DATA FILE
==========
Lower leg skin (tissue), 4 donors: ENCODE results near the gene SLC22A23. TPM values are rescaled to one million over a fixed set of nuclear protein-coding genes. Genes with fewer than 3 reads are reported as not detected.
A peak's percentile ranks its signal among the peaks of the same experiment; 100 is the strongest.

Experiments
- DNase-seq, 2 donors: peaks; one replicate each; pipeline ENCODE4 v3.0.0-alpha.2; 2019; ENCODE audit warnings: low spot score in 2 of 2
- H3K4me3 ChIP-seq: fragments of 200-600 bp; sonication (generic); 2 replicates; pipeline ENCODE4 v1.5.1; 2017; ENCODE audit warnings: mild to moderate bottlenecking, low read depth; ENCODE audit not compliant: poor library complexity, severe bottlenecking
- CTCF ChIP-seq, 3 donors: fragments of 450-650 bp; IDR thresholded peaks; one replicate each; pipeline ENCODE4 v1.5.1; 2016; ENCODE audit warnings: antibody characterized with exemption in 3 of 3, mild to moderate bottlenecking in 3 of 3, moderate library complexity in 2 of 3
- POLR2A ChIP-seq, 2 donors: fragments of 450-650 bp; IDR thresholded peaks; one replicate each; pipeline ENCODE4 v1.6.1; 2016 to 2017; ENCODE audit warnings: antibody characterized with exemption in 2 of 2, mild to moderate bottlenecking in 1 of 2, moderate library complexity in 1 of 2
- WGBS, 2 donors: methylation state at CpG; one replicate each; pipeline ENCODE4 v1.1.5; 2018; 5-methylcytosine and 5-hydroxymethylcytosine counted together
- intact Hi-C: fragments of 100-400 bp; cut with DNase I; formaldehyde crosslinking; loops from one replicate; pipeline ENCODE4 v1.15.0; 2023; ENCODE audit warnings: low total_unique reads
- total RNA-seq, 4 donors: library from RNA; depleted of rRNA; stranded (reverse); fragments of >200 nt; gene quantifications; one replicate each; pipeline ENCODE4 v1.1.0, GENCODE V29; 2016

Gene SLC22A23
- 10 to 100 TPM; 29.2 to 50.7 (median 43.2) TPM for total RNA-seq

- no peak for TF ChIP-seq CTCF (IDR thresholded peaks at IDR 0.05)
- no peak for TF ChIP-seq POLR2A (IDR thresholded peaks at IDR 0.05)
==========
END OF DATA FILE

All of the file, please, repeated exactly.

Lower leg skin (tissue), 4 donors: ENCODE results near the gene SLC22A23. TPM values are rescaled to one million over a fixed set of nuclear protein-coding genes. Genes with fewer than 3 reads are reported as not detected.
A peak's percentile ranks its signal among the peaks of the same experiment; 100 is the strongest.

Experiments
- DNase-seq, 2 donors: peaks; one replicate each; pipeline ENCODE4 v3.0.0-alpha.2; 2019; ENCODE audit warnings: low spot score in 2 of 2
- H3K4me3 ChIP-seq: fragments of 200-600 bp; sonication (generic); 2 replicates; pipeline ENCODE4 v1.5.1; 2017; ENCODE audit warnings: mild to moderate bottlenecking, low read depth; ENCODE audit not compliant: poor library complexity, severe bottlenecking
- CTCF ChIP-seq, 3 donors: fragments of 450-650 bp; IDR thresholded peaks; one replicate each; pipeline ENCODE4 v1.5.1; 2016; ENCODE audit warnings: antibody characterized with exemption in 3 of 3, mild to moderate bottlenecking in 3 of 3, moderate library complexity in 2 of 3
- POLR2A ChIP-seq, 2 donors: fragments of 450-650 bp; IDR thresholded peaks; one replicate each; pipeline ENCODE4 v1.6.1; 2016 to 2017; ENCODE audit warnings: antibody characterized with exemption in 2 of 2, mild to moderate bottlenecking in 1 of 2, moderate library complexity in 1 of 2
- WGBS, 2 donors: methylation state at CpG; one replicate each; pipeline ENCODE4 v1.1.5; 2018; 5-methylcytosine and 5-hydroxymethylcytosine counted together
- intact Hi-C: fragments of 100-400 bp; cut with DNase I; formaldehyde crosslinking; loops from one replicate; pipeline ENCODE4 v1.15.0; 2023; ENCODE audit warnings: low total_unique reads
- total RNA-seq, 4 donors: library from RNA; depleted of rRNA; stranded (reverse); fragments of >200 nt; gene quantifications; one replicate each; pipeline ENCODE4 v1.1.0, GENCODE V29; 2016

Gene SLC22A23
- 10 to 100 TPM; 29.2 to 50.7 (median 43.2) TPM for total RNA-seq

- no peak for TF ChIP-seq CTCF (IDR thresholded peaks at IDR 0.05)
- no peak for TF ChIP-seq POLR2A (IDR thresholded peaks at IDR 0.05)